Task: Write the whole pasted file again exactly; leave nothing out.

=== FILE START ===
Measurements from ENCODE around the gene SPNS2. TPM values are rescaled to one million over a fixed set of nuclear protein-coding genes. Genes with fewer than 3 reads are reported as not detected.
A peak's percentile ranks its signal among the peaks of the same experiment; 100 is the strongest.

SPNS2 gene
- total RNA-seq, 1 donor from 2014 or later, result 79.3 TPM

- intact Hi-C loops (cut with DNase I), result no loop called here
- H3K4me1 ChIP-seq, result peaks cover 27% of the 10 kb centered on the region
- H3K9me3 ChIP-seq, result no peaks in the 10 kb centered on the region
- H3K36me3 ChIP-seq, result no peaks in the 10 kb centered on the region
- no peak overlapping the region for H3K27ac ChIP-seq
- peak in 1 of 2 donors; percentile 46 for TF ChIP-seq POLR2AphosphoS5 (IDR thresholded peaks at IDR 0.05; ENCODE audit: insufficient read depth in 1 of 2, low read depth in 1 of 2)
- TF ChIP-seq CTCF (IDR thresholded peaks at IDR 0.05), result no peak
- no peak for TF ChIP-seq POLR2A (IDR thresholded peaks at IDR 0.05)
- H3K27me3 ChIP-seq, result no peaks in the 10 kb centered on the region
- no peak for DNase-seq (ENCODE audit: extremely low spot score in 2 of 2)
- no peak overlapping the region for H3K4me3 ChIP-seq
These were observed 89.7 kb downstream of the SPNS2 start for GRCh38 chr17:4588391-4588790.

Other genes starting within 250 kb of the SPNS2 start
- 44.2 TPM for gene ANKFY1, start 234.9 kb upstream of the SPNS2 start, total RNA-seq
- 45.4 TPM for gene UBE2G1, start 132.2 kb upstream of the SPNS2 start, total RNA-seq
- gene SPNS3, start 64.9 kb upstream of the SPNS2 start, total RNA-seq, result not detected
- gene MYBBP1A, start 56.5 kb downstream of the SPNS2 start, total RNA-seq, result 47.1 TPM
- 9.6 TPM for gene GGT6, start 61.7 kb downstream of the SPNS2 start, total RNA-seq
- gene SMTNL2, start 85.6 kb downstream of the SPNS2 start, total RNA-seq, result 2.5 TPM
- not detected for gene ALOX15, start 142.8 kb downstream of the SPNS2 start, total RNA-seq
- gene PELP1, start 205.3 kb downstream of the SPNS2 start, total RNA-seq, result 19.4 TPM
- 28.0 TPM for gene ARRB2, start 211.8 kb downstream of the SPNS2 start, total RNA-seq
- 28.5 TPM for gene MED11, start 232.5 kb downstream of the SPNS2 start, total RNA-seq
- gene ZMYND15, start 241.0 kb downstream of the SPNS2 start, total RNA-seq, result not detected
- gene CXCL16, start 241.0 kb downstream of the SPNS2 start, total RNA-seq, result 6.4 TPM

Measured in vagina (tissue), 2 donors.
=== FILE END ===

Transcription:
Measurements from ENCODE around the gene SPNS2. TPM values are rescaled to one million over a fixed set of nuclear protein-coding genes. Genes with fewer than 3 reads are reported as not detected.
A peak's percentile ranks its signal among the peaks of the same experiment; 100 is the strongest.

SPNS2 gene
- total RNA-seq, 1 donor from 2014 or later, result 79.3 TPM

- intact Hi-C loops (cut with DNase I), result no loop called here
- H3K4me1 ChIP-seq, result peaks cover 27% of the 10 kb centered on the region
- H3K9me3 ChIP-seq, result no peaks in the 10 kb centered on the region
- H3K36me3 ChIP-seq, result no peaks in the 10 kb centered on the region
- no peak overlapping the region for H3K27ac ChIP-seq
- peak in 1 of 2 donors; percentile 46 for TF ChIP-seq POLR2AphosphoS5 (IDR thresholded peaks at IDR 0.05; ENCODE audit: insufficient read depth in 1 of 2, low read depth in 1 of 2)
- TF ChIP-seq CTCF (IDR thresholded peaks at IDR 0.05), result no peak
- no peak for TF ChIP-seq POLR2A (IDR thresholded peaks at IDR 0.05)
- H3K27me3 ChIP-seq, result no peaks in the 10 kb centered on the region
- no peak for DNase-seq (ENCODE audit: extremely low spot score in 2 of 2)
- no peak overlapping the region for H3K4me3 ChIP-seq
These were observed 89.7 kb downstream of the SPNS2 start for GRCh38 chr17:4588391-4588790.

Other genes starting within 250 kb of the SPNS2 start
- 44.2 TPM for gene ANKFY1, start 234.9 kb upstream of the SPNS2 start, total RNA-seq
- 45.4 TPM for gene UBE2G1, start 132.2 kb upstream of the SPNS2 start, total RNA-seq
- gene SPNS3, start 64.9 kb upstream of the SPNS2 start, total RNA-seq, result not detected
- gene MYBBP1A, start 56.5 kb downstream of the SPNS2 start, total RNA-seq, result 47.1 TPM
- 9.6 TPM for gene GGT6, start 61.7 kb downstream of the SPNS2 start, total RNA-seq
- gene SMTNL2, start 85.6 kb downstream of the SPNS2 start, total RNA-seq, result 2.5 TPM
- not detected for gene ALOX15, start 142.8 kb downstream of the SPNS2 start, total RNA-seq
- gene PELP1, start 205.3 kb downstream of the SPNS2 start, total RNA-seq, result 19.4 TPM
- 28.0 TPM for gene ARRB2, start 211.8 kb downstream of the SPNS2 start, total RNA-seq
- 28.5 TPM for gene MED11, start 232.5 kb downstream of the SPNS2 start, total RNA-seq
- gene ZMYND15, start 241.0 kb downstream of the SPNS2 start, total RNA-seq, result not detected
- gene CXCL16, start 241.0 kb downstream of the SPNS2 start, total RNA-seq, result 6.4 TPM

Measured in vagina (tissue), 2 donors.